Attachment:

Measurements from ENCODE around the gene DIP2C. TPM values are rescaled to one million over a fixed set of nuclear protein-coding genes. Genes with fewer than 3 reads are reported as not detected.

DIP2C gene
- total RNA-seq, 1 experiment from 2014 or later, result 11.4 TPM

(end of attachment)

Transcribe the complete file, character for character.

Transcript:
Measurements from ENCODE around the gene DIP2C. TPM values are rescaled to one million over a fixed set of nuclear protein-coding genes. Genes with fewer than 3 reads are reported as not detected.

DIP2C gene
- total RNA-seq, 1 experiment from 2014 or later, result 11.4 TPM